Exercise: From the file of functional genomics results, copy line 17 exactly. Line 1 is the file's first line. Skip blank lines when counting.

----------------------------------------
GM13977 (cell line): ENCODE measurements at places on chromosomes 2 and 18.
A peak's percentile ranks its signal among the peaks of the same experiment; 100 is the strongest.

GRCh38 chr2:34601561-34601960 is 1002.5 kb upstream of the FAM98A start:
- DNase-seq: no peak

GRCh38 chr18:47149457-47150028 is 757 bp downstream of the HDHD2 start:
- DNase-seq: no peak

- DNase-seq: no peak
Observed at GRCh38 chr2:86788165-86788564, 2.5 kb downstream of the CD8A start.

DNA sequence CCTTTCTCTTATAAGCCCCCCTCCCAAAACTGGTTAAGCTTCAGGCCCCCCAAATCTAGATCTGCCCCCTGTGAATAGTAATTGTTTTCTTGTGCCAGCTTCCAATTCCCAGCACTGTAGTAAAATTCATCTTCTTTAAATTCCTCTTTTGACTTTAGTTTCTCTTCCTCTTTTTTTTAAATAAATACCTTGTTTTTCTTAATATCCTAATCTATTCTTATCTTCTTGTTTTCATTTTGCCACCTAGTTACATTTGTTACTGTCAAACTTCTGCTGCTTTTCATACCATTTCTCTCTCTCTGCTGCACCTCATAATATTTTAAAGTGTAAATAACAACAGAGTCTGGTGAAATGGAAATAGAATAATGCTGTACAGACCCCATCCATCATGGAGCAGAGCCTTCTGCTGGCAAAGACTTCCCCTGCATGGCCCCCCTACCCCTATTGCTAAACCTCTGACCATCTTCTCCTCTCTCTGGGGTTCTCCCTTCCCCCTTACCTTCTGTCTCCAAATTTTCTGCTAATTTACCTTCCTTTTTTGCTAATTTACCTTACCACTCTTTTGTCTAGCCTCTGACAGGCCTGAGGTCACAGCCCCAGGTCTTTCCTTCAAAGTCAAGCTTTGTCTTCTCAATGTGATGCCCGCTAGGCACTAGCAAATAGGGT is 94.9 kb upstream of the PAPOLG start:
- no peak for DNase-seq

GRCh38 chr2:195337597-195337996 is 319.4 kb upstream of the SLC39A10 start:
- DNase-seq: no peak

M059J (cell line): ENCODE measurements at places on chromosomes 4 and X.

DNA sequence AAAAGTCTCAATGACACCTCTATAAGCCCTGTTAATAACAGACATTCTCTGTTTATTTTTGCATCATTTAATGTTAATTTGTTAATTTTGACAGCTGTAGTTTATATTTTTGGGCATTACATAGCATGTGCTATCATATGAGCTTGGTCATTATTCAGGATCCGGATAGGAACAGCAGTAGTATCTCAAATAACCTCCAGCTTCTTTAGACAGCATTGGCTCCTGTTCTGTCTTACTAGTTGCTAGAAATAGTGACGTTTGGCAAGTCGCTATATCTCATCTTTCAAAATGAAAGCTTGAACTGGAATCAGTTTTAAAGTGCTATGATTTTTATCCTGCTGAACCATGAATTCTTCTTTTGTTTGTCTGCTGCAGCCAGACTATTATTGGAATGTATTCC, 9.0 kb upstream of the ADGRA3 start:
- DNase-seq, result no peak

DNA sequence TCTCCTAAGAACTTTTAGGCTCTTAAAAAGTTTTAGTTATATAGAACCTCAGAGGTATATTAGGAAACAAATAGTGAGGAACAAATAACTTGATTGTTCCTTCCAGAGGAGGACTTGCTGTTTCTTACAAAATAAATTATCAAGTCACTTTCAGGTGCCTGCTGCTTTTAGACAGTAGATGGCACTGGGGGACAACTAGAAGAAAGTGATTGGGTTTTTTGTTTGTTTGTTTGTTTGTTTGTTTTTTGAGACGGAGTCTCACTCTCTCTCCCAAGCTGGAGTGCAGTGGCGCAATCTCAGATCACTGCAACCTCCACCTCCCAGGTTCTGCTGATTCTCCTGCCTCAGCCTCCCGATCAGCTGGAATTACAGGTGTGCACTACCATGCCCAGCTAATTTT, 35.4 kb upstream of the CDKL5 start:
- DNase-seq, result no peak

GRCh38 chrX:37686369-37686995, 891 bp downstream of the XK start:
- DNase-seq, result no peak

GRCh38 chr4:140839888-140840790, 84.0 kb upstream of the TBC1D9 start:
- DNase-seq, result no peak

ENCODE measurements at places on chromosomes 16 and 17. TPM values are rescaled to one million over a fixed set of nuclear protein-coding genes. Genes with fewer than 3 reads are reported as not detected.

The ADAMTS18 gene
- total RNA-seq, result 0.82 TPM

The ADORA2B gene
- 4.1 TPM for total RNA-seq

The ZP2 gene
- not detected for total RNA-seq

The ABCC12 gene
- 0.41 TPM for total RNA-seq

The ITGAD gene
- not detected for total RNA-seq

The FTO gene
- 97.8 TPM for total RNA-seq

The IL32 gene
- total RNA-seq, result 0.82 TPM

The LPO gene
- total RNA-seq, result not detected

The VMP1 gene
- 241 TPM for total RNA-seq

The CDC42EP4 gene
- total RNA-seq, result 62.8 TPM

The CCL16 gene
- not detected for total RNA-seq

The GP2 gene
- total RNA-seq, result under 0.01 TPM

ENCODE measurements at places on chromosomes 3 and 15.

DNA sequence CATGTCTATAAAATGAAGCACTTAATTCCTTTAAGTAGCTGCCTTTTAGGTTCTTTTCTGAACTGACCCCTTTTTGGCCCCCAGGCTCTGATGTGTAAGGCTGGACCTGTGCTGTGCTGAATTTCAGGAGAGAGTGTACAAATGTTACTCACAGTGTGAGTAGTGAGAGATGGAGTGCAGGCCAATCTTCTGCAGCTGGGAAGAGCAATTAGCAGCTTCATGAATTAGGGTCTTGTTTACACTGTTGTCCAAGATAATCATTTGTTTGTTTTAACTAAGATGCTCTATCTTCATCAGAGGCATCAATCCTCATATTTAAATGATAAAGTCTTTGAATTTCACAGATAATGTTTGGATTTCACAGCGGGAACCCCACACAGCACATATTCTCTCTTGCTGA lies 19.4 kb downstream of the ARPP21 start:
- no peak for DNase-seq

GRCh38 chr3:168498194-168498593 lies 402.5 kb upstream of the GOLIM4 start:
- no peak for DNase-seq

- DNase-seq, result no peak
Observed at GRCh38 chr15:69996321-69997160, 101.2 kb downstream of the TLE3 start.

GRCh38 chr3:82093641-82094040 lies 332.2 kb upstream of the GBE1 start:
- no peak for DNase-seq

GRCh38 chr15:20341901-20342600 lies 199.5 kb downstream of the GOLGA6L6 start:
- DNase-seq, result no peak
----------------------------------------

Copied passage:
- DNase-seq, result no peak